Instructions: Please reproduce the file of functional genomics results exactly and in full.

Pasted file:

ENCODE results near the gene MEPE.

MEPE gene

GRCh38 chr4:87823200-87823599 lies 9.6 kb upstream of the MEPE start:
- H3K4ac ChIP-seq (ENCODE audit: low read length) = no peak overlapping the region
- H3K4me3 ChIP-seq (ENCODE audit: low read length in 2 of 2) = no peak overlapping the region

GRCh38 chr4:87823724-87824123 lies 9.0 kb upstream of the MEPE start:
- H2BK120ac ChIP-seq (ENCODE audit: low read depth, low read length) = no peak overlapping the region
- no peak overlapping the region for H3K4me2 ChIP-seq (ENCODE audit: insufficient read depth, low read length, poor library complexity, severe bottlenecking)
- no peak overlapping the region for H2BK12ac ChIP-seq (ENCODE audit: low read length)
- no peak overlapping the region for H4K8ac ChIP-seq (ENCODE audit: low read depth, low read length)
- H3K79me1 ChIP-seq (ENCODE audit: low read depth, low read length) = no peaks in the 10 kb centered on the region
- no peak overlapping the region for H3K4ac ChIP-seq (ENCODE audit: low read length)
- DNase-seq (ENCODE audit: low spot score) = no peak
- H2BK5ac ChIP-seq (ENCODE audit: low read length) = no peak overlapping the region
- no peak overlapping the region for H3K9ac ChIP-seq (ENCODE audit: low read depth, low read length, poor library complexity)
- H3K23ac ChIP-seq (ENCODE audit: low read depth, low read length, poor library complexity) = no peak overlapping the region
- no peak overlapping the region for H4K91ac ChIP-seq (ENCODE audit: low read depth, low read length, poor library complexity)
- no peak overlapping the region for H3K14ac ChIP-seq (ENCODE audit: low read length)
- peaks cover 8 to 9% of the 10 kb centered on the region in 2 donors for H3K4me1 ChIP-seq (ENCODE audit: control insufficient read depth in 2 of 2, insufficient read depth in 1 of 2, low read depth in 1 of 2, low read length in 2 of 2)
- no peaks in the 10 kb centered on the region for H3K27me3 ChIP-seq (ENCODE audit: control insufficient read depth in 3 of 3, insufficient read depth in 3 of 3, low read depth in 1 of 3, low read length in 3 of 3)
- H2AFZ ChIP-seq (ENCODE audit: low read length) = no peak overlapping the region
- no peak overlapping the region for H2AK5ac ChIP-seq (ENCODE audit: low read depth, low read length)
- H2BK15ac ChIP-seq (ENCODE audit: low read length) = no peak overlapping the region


ENCODE results near the gene MEPE.

MEPE gene

GRCh38 chr4:87823200-87823599 lies 9.6 kb upstream of the MEPE start:
- H3K4ac ChIP-seq (ENCODE audit: low read length) = no peak overlapping the region
- H3K4me3 ChIP-seq (ENCODE audit: low read length in 2 of 2) = no peak overlapping the region

GRCh38 chr4:87823724-87824123 lies 9.0 kb upstream of the MEPE start:
- H2BK120ac ChIP-seq (ENCODE audit: low read depth, low read length) = no peak overlapping the region
- no peak overlapping the region for H3K4me2 ChIP-seq (ENCODE audit: insufficient read depth, low read length, poor library complexity, severe bottlenecking)
- no peak overlapping the region for H2BK12ac ChIP-seq (ENCODE audit: low read length)
- no peak overlapping the region for H4K8ac ChIP-seq (ENCODE audit: low read depth, low read length)
- H3K79me1 ChIP-seq (ENCODE audit: low read depth, low read length) = no peaks in the 10 kb centered on the region
- no peak overlapping the region for H3K4ac ChIP-seq (ENCODE audit: low read length)
- DNase-seq (ENCODE audit: low spot score) = no peak
- H2BK5ac ChIP-seq (ENCODE audit: low read length) = no peak overlapping the region
- no peak overlapping the region for H3K9ac ChIP-seq (ENCODE audit: low read depth, low read length, poor library complexity)
- H3K23ac ChIP-seq (ENCODE audit: low read depth, low read length, poor library complexity) = no peak overlapping the region
- no peak overlapping the region for H4K91ac ChIP-seq (ENCODE audit: low read depth, low read length, poor library complexity)
- no peak overlapping the region for H3K14ac ChIP-seq (ENCODE audit: low read length)
- peaks cover 8 to 9% of the 10 kb centered on the region in 2 donors for H3K4me1 ChIP-seq (ENCODE audit: control insufficient read depth in 2 of 2, insufficient read depth in 1 of 2, low read depth in 1 of 2, low read length in 2 of 2)
- no peaks in the 10 kb centered on the region for H3K27me3 ChIP-seq (ENCODE audit: control insufficient read depth in 3 of 3, insufficient read depth in 3 of 3, low read depth in 1 of 3, low read length in 3 of 3)
- H2AFZ ChIP-seq (ENCODE audit: low read length) = no peak overlapping the region
- no peak overlapping the region for H2AK5ac ChIP-seq (ENCODE audit: low read depth, low read length)
- H2BK15ac ChIP-seq (ENCODE audit: low read length) = no peak overlapping the region